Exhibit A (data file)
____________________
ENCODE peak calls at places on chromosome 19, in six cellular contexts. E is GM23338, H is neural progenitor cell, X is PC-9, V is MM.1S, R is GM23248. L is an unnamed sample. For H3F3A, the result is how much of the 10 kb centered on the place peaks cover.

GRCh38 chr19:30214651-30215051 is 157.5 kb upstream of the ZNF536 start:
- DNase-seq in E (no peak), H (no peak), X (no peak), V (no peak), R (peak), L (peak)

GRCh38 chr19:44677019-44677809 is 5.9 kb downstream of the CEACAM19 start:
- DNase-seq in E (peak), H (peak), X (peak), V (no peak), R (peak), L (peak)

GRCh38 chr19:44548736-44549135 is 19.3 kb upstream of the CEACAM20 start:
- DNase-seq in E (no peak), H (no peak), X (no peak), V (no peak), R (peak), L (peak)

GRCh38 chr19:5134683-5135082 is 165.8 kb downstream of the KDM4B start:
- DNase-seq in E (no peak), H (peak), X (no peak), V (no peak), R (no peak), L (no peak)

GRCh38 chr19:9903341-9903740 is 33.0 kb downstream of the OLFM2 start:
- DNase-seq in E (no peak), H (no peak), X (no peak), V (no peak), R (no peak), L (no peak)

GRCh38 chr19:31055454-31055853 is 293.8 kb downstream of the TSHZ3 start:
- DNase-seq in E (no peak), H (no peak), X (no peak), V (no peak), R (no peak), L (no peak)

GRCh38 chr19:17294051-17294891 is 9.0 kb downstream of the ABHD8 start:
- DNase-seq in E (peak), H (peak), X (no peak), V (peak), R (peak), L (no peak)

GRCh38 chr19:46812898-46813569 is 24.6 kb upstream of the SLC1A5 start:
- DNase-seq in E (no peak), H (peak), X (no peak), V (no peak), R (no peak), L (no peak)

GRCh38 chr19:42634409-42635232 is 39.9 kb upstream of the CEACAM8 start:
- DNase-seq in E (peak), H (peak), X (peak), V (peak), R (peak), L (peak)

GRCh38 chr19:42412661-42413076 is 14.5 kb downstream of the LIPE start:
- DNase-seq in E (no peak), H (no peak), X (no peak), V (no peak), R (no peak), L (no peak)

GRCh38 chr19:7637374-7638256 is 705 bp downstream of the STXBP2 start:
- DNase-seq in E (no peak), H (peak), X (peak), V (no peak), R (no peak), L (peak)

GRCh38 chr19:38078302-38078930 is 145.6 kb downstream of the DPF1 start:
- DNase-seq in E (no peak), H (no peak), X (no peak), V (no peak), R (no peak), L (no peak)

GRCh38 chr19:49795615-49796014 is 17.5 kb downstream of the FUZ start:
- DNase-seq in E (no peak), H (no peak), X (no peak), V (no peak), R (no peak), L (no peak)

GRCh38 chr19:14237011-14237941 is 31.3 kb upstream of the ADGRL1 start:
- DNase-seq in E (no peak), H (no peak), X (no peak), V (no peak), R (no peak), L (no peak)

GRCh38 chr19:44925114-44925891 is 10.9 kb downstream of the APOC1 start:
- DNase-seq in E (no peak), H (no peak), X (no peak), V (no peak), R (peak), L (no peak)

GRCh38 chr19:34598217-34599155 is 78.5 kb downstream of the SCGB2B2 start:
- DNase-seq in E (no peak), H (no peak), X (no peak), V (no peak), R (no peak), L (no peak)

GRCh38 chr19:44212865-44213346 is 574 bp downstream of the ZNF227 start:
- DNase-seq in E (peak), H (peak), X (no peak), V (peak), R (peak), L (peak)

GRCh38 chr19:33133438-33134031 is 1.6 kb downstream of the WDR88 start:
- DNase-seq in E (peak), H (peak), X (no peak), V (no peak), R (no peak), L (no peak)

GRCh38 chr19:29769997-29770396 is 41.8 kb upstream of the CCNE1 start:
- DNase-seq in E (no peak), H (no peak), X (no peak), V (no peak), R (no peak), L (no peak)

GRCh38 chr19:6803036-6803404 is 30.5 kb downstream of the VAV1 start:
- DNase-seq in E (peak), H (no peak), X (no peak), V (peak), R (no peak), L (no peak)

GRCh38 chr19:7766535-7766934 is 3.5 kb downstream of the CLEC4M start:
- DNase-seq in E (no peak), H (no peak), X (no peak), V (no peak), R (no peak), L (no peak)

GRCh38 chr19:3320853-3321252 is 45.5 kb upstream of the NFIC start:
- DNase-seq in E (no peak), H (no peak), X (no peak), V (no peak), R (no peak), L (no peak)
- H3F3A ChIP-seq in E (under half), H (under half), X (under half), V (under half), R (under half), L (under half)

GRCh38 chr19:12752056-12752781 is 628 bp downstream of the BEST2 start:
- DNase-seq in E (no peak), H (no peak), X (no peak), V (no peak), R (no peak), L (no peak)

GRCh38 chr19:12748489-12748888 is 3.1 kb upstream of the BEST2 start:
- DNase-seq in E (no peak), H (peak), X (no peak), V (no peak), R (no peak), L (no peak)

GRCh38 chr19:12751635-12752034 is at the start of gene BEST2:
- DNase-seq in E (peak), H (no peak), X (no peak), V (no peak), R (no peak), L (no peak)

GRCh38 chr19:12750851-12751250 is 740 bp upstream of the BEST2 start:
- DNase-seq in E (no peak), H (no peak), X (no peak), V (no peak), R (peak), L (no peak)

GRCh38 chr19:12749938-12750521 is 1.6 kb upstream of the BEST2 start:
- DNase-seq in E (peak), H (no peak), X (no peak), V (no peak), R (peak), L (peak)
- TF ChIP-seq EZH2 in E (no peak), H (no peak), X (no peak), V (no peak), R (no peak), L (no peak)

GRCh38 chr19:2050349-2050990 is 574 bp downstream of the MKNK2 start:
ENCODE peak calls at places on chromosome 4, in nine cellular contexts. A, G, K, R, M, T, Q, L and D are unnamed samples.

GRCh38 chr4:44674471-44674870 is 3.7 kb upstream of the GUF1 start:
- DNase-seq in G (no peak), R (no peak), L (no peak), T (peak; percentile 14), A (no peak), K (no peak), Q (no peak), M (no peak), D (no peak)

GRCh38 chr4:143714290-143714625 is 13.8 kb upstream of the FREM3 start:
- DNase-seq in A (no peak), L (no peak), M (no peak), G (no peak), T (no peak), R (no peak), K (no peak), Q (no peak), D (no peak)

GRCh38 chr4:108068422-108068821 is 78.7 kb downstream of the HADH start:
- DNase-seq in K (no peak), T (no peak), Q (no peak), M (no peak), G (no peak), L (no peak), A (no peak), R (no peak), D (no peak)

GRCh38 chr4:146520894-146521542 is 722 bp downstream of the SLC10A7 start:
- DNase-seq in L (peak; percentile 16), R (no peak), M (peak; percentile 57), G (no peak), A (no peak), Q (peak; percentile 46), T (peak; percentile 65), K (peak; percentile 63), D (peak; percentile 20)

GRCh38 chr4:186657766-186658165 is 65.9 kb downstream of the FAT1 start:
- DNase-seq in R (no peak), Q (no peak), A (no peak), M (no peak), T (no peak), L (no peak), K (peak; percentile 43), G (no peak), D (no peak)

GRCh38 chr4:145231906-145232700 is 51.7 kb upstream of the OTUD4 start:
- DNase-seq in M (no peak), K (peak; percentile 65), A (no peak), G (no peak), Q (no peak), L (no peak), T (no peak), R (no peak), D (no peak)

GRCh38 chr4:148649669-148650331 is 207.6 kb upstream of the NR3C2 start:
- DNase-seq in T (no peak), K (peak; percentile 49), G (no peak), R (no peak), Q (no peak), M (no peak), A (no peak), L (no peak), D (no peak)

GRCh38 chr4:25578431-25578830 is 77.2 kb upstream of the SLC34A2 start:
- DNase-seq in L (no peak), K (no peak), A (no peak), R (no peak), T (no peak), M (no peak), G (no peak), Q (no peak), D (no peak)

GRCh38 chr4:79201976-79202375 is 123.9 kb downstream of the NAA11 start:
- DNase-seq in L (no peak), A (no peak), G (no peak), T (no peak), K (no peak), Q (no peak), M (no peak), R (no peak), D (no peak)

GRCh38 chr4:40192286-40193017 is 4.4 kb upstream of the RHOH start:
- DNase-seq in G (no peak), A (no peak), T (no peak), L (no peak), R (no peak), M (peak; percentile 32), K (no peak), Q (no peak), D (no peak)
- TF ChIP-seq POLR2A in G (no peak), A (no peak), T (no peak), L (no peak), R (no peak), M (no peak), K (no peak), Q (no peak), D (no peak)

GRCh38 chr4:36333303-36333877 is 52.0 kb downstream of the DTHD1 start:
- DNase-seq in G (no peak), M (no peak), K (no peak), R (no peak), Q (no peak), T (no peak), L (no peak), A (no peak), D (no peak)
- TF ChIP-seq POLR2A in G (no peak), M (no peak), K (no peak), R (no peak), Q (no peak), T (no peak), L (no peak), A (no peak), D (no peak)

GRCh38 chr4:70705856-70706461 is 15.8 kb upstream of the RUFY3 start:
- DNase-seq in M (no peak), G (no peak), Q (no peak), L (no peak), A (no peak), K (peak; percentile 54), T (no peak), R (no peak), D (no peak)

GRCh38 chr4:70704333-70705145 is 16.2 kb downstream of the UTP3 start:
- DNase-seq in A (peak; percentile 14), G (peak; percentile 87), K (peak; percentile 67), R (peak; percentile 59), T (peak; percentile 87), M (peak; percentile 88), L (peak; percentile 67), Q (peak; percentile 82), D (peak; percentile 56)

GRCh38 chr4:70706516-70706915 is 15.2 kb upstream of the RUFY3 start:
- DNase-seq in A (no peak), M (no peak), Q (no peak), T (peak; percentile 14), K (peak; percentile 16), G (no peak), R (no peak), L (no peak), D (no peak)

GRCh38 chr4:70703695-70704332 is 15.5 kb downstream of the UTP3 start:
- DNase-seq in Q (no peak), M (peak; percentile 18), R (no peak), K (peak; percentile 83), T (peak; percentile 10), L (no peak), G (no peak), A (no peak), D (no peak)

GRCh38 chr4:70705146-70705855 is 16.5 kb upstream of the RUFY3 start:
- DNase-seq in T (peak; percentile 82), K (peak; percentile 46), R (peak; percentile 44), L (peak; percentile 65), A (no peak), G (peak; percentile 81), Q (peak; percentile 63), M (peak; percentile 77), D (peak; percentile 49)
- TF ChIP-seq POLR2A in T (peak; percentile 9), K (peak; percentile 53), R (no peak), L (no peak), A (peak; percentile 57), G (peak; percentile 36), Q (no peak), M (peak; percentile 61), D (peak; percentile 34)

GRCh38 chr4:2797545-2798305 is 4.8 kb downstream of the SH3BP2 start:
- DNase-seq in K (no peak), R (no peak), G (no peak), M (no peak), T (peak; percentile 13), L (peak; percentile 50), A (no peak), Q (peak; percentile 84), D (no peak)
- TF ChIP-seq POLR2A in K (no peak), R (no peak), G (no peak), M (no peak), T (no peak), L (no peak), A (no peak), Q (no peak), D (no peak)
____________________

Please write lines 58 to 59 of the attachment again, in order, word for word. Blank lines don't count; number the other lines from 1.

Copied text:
GRCh38 chr19:2050349-2050990 is 574 bp downstream of the MKNK2 start:
ENCODE peak calls at places on chromosome 4, in nine cellular contexts. A, G, K, R, M, T, Q, L and D are unnamed samples.